Barletta Cathedral

Barletta, Italy

Barletta Cathedral (Concattedrale di Santa Maria Maggiore) is currently a co-cathedral in the Archdiocese of Trani-Barletta-Bisceglie. It was built in two different styles, Romanesque and Gothic, from the 12th century to the 14th century.

The church occupies the site of ancient hypogeum structures dating from the late 4th-early 3rd centuries BC, attributed to an ancient temple dedicated to Neptune. From the 6th century AD a first palaeo-Christian basilica existed here, having three naves with a central apse, five meters under the current cathedral. After the destruction of the ancient Canosa by Muslim raiders, numerous clerics moved to the Barlettan church, which was renamed as Santa Maria de Auxilio: the 9th century structure had a Latin cross plan, with a pavement mosaic of which traces exist today.

A Romanesque church was built over the pre-existing one in Norman times (12th century), known as Sancta Maria Majoris. Late in the same century the bell tower was also raised, and the capitals of the cyborium were executed by oriental artists. Later the matronei, the mullioned window and the rose window of the western façade were added. The new church was consecrated in 1267. It had a nave and two aisles, divided by two rows each composed of three granite columns and three pillars. In the 13th century two bays and three semicircular apses (similar to those in Trani Cathedral) were also added.

In the 13th century the Palatine Count Giovanni Pipino da Barletta, a friend of king Charles I of Anjou, promoted a further expansion of the church. The edifice was enlarged eastwards, with a new choir and the removal of the apse and other parts, replaced by new Gothic structures. The renovation ended only in the 16th century.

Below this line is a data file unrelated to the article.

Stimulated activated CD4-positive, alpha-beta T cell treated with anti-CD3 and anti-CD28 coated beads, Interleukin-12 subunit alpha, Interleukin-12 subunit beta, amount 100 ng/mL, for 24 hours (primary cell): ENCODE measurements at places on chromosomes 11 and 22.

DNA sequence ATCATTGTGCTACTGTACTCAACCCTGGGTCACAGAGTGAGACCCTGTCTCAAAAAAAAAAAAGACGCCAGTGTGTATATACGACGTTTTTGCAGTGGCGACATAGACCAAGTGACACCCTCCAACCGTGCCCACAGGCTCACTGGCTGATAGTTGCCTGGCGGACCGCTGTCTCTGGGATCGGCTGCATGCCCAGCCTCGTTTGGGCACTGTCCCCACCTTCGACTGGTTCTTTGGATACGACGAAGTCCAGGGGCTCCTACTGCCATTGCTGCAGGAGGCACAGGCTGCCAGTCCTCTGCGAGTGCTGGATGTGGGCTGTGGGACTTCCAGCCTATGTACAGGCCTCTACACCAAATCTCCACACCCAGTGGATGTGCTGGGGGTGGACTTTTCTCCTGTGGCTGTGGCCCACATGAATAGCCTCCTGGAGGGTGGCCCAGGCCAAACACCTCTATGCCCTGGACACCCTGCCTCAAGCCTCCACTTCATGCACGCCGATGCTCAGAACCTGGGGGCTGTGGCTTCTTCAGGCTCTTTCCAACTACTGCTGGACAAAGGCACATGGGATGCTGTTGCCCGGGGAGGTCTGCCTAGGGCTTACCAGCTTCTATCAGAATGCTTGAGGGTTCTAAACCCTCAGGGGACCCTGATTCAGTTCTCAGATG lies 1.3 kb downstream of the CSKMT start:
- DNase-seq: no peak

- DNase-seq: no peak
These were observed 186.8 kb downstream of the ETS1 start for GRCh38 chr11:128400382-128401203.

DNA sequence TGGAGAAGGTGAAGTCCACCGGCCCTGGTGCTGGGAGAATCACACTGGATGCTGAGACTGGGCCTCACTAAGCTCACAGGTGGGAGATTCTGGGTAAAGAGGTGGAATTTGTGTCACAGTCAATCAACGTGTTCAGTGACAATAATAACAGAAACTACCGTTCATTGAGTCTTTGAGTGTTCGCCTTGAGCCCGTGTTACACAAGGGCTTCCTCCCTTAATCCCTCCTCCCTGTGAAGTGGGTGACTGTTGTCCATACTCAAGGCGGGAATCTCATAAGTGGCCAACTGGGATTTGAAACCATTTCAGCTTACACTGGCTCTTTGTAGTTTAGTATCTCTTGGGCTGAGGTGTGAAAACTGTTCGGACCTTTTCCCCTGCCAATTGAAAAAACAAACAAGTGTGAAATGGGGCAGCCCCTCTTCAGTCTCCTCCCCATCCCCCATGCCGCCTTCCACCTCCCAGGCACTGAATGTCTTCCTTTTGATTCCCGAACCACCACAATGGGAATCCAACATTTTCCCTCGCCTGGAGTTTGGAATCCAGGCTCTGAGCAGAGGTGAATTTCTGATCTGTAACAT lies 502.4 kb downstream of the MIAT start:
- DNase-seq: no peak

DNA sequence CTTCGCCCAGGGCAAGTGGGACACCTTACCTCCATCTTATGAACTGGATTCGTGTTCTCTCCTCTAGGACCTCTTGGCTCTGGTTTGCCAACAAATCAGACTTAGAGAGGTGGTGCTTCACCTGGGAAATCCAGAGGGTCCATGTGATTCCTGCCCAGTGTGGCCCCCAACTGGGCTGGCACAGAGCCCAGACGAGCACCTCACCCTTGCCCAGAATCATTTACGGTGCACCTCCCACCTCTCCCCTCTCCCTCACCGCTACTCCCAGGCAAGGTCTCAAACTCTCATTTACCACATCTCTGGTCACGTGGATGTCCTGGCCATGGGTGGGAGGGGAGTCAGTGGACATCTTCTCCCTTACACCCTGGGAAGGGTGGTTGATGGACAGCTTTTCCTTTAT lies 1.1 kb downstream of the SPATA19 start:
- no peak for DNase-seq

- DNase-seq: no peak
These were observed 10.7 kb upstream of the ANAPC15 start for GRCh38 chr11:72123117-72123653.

Architecture and interior

The church is oriented from east to west, with the Gothic ambulatory oriented eastwards, towards the Castle and the Palazzo Santacroce. The bell tower is located on the northern side, and gives access to the castle through an archway under which are remains of the ancient church's pavement.

The church has a rich medieval decoration including capitals with animals, monsters and other fantastic figures. The main façade had originally three portals: the central one, destroyed in unknown circumstances, was replaced by a Renaissance one. Some bas-reliefs from the original portal are inside the cathedral, portraying scenes of the Last Supper and the entrance of Christ into Jerusalem.

References:

Comments

Your name



Details

Founded: 1267
Category: Religious sites in Italy

More Information

en.wikipedia.org

Rating

4.7/5 (based on Google user reviews)

User Reviews

A R (3 years ago)
Barletta Cathedral (Italian: Duomo di Barletta, Concattedrale di Santa Maria Maggiore) is a Roman Catholic cathedral in Barletta, Apulia, southern Italy. Formerly the seat of the archbishops of Barletta and Nazareth, it is currently a co-cathedral in the Archdiocese of Trani-Barletta-Bisceglie. It was built in two different styles, Romanesque and Gothic, from the 12th century to the 14th century.
paola mourad (5 years ago)
the most beautiful Basilic in the world
Thomas (5 years ago)
Impressive catholic church building.
Brenda Sidi (5 years ago)
Amazing, clean classic service
Elena Elena (5 years ago)
One of the city's attractions.
Powered by Google

Featured Historic Landmarks, Sites & Buildings

Historic Site of the week

Trencín Castle

Trenčín Castle is relatively large renovated castle, towering on a steep limestone cliff directly above the city of Trenčín. It is a dominant feature not only of Trenčín, but also of the entire Považie region. The castle is a national monument.

History of the castle cliff dates back to the Roman Empire, what is proved by the inscription on the castle cliff proclaiming the victory of Roman legion against Germans in the year 179.

Today’s castle was probably built on the hill-fort. The first proven building on the hill was the Great Moravian rotunda from the 9th century and later there was a stone residential tower, which served to protect the Kingdom of Hungary and the western border. In the late 13th century the castle became a property of Palatine Matúš Csák, who became Mr. of Váh and Tatras.

Matúš Csák of Trenčín built a tower, still known as Matthew’s, which is a dominant determinant of the whole building.